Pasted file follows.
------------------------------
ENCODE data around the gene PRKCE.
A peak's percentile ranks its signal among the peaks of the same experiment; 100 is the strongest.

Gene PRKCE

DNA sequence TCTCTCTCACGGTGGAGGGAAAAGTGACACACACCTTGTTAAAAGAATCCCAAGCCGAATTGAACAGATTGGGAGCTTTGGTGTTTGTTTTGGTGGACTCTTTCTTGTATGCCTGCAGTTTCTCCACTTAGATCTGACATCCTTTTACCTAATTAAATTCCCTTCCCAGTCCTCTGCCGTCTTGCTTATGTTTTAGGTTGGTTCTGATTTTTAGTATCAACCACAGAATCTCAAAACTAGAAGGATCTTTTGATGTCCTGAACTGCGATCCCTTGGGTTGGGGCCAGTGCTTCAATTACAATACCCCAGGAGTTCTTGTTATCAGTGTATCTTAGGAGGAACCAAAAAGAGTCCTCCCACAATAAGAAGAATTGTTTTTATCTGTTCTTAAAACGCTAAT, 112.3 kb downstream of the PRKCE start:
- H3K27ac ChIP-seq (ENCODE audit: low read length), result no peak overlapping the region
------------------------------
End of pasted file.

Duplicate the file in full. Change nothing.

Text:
ENCODE data around the gene PRKCE.
A peak's percentile ranks its signal among the peaks of the same experiment; 100 is the strongest.

Gene PRKCE

DNA sequence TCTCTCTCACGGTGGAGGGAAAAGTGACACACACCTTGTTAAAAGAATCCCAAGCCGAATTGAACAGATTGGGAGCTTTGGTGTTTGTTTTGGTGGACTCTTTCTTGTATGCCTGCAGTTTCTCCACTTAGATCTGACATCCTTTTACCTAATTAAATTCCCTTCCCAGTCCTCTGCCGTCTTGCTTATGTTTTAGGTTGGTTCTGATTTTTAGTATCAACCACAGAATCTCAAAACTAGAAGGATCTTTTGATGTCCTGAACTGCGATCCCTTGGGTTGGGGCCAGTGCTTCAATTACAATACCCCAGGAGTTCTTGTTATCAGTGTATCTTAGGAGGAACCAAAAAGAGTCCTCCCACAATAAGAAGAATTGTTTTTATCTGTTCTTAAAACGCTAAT, 112.3 kb downstream of the PRKCE start:
- H3K27ac ChIP-seq (ENCODE audit: low read length), result no peak overlapping the region